June is the time to begin looking for evidence that beaver kits are being fed in the lodge. Over the years I’ve spent many an evening on the banks of the Lost Swamp Pond doing just that but for the last two years, as far as I could tell, only one beaver was living in the Lost Swamp Pond. Ergo no kit watch there. But this April and May when I noticed sure signs that there was still a beaver lurking in the pond, I also got the impression that compared to last year the lurker was a bit more on the ball. The leaky dam had been repaired and the pond’s water level was rising.
Last year the dam seemed neglected. So I hoped that maybe the lurker now had a companion.
In the past two years, I had seen the lurker in the day, which was convenient. It’s slow business looking for one beaver in a large pond as night is coming on. So on June 2 I visited the Lost Swamp Pond in the late afternoon on my way to the East Trail Pond where I had a good chance of seeing 3 or 4 beavers out before my dinner time.
In every visit to the Lost Swamp Pond over the past 19 years, I always respected it enough to sit for 20 minutes with a full view of the pond and another 20 minutes by the dam. But last year I began cutting my time a bit shorter. On June 2 I saw that the beaver had added more honeysuckle branches to the lodge.
Indeed it looked like a cache was growing on one side of the lodge.
Beavers make caches of winter food in the fall. Maybe this spring cache was a gesture by the lurking beaver to show another beaver that there was still life in the old pond and the old beaver.
I soon saw something swim out of the lodge, but it had a rotating tail, a muskrat.
Exactly where I was hoping to see the beaver.
In other years the pond was crowded with muskrats who had divided the pond into at least three territories and sometimes I witnessed some pretty vigorous defenses of those territories. But this year, as far as I can tell there are only a few muskrats centered behind the dam, all friends or family. I still waited for more muskrats, I like muskrats, but none appeared so I walked around the west end of the dam toward the lodge.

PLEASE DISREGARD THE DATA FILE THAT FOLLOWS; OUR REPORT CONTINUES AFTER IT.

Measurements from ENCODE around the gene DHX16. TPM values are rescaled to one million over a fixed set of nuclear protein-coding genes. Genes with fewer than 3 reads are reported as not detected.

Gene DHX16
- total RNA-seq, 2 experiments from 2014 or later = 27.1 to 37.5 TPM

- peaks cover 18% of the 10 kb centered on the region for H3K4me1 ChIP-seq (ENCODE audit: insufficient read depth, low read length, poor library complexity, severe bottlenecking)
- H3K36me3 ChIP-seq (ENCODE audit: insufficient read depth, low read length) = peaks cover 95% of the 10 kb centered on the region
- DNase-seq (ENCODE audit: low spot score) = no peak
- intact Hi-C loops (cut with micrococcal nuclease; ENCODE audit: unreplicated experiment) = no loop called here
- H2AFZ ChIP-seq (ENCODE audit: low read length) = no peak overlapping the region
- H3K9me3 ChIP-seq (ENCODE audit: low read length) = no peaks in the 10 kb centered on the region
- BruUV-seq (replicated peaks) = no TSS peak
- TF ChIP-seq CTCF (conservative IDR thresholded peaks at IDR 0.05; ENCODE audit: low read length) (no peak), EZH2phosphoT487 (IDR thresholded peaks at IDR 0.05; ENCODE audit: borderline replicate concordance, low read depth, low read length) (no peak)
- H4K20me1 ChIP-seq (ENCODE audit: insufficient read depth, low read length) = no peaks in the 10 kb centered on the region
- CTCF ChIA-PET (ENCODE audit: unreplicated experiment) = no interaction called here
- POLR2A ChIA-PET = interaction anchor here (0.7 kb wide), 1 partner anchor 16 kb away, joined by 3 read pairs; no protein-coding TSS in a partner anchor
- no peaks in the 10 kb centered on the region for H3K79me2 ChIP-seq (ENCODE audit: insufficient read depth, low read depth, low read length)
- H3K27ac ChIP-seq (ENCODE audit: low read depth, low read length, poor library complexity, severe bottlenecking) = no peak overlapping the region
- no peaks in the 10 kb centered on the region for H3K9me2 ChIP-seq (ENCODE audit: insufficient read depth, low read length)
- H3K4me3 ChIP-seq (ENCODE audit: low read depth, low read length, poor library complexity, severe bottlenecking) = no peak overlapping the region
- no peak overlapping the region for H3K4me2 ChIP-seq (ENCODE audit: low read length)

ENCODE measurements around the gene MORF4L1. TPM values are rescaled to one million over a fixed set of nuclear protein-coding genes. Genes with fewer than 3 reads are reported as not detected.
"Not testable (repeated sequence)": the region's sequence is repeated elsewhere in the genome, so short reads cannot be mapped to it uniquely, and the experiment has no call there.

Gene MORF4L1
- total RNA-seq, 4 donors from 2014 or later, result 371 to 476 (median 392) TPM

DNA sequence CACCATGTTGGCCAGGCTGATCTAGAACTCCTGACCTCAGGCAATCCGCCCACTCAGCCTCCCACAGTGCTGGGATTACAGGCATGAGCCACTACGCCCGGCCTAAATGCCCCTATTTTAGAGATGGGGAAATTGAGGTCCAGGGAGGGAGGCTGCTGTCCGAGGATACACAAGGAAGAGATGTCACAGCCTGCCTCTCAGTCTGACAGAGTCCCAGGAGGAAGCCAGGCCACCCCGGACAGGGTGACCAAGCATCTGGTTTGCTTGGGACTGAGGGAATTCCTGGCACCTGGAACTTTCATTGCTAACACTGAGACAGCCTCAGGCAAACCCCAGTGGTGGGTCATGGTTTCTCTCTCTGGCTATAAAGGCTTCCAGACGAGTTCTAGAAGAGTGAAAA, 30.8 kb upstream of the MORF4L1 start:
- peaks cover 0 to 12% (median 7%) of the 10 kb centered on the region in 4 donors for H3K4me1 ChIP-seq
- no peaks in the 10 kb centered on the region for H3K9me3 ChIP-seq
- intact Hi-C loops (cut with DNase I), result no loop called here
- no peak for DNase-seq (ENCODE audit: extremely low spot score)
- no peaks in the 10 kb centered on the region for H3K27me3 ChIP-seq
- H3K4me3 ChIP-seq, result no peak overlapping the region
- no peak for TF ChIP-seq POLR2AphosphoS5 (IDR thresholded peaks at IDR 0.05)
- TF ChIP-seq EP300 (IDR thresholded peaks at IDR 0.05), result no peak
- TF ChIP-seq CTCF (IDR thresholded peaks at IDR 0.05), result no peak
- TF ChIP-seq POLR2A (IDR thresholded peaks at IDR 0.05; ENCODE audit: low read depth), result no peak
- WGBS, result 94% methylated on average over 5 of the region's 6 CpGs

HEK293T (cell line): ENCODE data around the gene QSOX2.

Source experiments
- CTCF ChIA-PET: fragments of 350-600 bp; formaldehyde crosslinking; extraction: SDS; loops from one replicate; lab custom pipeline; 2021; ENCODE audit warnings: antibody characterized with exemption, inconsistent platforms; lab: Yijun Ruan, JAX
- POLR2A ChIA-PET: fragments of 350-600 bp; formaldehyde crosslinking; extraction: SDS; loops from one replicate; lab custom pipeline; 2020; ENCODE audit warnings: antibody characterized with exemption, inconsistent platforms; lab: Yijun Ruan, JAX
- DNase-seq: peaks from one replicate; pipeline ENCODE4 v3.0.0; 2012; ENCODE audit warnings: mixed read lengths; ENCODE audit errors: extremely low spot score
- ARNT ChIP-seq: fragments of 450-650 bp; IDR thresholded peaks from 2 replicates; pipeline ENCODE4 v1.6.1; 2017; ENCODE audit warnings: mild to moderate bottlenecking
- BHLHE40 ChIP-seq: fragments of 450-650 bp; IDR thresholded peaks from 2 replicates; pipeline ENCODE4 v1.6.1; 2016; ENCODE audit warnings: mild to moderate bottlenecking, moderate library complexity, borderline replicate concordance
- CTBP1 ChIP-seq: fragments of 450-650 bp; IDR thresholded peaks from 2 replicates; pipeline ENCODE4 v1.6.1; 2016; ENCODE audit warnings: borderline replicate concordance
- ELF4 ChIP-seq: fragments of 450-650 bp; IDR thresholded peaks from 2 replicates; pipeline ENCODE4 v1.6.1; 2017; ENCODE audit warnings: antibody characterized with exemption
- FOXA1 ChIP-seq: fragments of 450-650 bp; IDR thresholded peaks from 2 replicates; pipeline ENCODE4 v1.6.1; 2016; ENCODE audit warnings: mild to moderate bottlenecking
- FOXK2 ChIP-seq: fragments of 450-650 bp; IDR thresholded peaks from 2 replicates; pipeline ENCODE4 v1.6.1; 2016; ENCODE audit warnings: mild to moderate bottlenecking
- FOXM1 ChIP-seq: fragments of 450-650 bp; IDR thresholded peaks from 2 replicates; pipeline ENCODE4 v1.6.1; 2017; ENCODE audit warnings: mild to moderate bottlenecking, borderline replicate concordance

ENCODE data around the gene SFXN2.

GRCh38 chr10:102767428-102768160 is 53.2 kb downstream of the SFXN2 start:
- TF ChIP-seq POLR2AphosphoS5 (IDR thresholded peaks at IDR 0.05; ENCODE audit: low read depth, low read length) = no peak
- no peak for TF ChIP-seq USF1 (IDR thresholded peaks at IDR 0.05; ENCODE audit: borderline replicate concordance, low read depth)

Nothing makes you feel quite so foolish as being within a few yards of a beaver and not seeing it. The vegetation along the north shore of the pond was high enough so that all I heard was a loud splash and all I saw was a pulsing wave in the pond.
Only a fleeing beaver makes a pulsing wave like that. It never surfaced. I continued on and saw the well shaded bare ground where it had been sitting.
There are two ways to regard a beaver finding shelter on shore during the day. It’s lonely and wants a change of scenery or the lodge is crowded with new born kits and its in the way. I also saw some just cut honeysuckle out on in the pond.
It seemed they were destined for the lodge, perhaps a sign of another beaver at least. I have seen some thin honeysuckle branches with bark stripped by a hungry beaver
but I think the bushy honeysuckle branches are primarily used to shade the lodge.
Up at the dam I saw that more mud had just been pushed up on the dam and the water level was even higher.
Then I continued on to the East Trail Pond. On May 15 I had seen 4 beavers there and had every reason to believe that there would be new kits this year. My trips to the pond are not as frequent as I would like but I don’t want to habituate these beavers to being watched by humans because they are right off a park trial. So I vary my viewing spot. The best spot up on a ridge north of the pond is a few feet off the trail. On the 2nd I went to the south end of their dam.
By the way there are narrower places in this valley to put a dam, indeed the pond was once 3 times as big thanks to a narrow dam between two ridges. But 4 years ago this family saw its narrow dam in a neighboring valley washed away twice thanks, I think, to strong gusts during thunder storms.
So the beavers made this dam less prone to that type of disaster.